Contrast Enhanced Ultrasound
Also known as: CEUS
What is contrast enhanced ultrasound?
Ultrasound is a common medical exam used to image the organs inside the body. Ultrasound uses sound waves to produce images and does not use radiation. It is typically performed by running a small probe on the patient’s skin. Contrast can be used to better define organs or lesions and is called Contrast Enhanced Ultrasound.
Ultrasound contrast is very different form the kind of contrast used in CT and MRI. Ultrasound contrast contains tiny bubbles and is injected into the blood stream or given through a catheter into the urinary bladder.
What happens during the procedure?
Contrast ultrasound typically does not require sedation or other major preparation. Typically, the patient lies flat while the radiologist or technologist scans the patient. A water-based gel is applied to the skin, and then the ultrasound probe is positioned and moved around the area of interest to produce images inside the body.
Contrast enhanced voiding urosonography (CEVUS)
CEVUS is similar to a conventional voiding cystourogram (VCUG) but does not use radiation. This test is performed to evaluate for vesicoureteral reflux which may be causing urinary tract infections or to evaluate the anatomy. The contrast does not enter into the blood stream and only fills the renal collecting system and bladder. A voiding contrast ultrasound should not be performed when the patient has an active infection or fever.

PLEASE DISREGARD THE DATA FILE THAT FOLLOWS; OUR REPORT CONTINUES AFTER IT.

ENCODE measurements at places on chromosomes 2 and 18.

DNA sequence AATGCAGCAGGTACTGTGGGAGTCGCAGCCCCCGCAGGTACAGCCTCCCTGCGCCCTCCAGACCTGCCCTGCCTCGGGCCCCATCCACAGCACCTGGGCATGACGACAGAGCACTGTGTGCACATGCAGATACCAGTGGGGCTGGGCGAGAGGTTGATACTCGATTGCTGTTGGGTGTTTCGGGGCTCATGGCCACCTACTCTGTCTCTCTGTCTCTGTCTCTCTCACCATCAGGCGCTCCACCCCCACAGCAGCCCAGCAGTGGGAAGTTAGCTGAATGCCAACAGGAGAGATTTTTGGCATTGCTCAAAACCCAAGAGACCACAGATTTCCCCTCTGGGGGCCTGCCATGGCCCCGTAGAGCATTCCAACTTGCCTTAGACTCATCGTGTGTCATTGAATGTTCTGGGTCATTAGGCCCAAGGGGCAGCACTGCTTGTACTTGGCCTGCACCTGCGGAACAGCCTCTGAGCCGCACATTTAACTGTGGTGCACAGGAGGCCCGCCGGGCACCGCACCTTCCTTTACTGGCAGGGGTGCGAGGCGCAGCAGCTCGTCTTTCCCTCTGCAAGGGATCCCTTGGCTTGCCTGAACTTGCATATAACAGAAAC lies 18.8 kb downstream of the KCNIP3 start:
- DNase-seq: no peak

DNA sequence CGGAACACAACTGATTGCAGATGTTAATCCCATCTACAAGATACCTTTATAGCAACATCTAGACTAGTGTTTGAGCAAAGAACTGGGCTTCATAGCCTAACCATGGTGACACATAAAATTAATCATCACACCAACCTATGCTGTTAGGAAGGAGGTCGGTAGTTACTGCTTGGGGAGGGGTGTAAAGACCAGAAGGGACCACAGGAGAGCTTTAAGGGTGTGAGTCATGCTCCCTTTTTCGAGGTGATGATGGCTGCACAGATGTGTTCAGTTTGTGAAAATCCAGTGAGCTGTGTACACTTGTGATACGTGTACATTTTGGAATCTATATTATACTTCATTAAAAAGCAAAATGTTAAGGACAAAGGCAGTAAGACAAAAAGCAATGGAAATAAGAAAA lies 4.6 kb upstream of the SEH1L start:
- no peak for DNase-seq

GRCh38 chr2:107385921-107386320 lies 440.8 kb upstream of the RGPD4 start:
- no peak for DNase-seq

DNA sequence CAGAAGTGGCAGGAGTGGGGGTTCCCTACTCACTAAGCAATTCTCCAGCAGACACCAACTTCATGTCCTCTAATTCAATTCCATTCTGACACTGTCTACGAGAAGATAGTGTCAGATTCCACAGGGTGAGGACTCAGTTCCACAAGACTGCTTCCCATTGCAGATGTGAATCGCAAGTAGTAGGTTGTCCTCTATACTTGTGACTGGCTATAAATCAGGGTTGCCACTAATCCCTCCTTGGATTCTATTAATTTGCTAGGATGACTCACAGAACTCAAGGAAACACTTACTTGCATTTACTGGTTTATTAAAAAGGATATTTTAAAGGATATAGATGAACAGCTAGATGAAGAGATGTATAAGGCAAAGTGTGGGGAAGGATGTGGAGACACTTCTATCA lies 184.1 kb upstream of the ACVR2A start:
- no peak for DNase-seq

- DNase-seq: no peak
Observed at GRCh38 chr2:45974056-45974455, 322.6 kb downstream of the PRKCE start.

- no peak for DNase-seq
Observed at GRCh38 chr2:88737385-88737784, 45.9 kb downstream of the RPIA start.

Baseline images are obtained of the bladder and kidneys using the ultrasound probe. Then a small catheter is gently placed into the urethra by the nurse or technologist. The ultrasound contrast is then slowly administered through the catheter to fill the bladder. Images of the kidneys, bladder and urethra are obtained using the ultrasound probe to look for reflux of contrast into the kidneys from the bladder while the patient is lying on their back. Images are also obtained while the patient is voiding/urinating. Images of the child voiding may be obtained in the seated position on a portable potty or toilet if toilet-trained.
Contrast enhanced Liver Ultrasound
CE liver ultrasound is used to evaluate known liver lesions or masses. Usually it is performed as follow up after an MRI or CT to see if the mass is stable (not changing) or to evaluate infantile hemangiomas in the liver.
Baseline images of the liver are obtained first. Then an intravenous catheter is placed in the arm by a nurse or the doctor. Contrast is injected into the vein slowly while images are obtained by the technologist or doctor. Sometimes a second injection may be needed for better evaluation or to see a second lesion.
Injected contrast is removed from the blood by the lungs and then exhaled with normal breathing. This occurs mostly in the first minute after injection.
Is any special preparation needed?
Generally, there is no special preparation needed for a contrast enhanced ultrasound.
What are the risk factors?
Since the contrast is made of microbubbles it is very safe and can be used in patients who have liver or kidney problems. Allergic reactions to the contrast are extremely rare. There may be discomfort or mild pain associated with placement of the small urinary catheter or intravenous catheter.
Reviewed by: Rachel Pevsner Crum, DO
This page was last updated on: February 22, 2021 10:14 AM
Learn more about
VCUG (Voiding Cysto UrethroGram)
A voiding cystourethrogram is an imaging test that checks the function of the bladder and urethra.
A contrast enema is an enema that is performed with a substance such as barium that makes certain parts of the body, such as the colon, show up better on an X-ray. This helps with the diagnosis of certain diseases.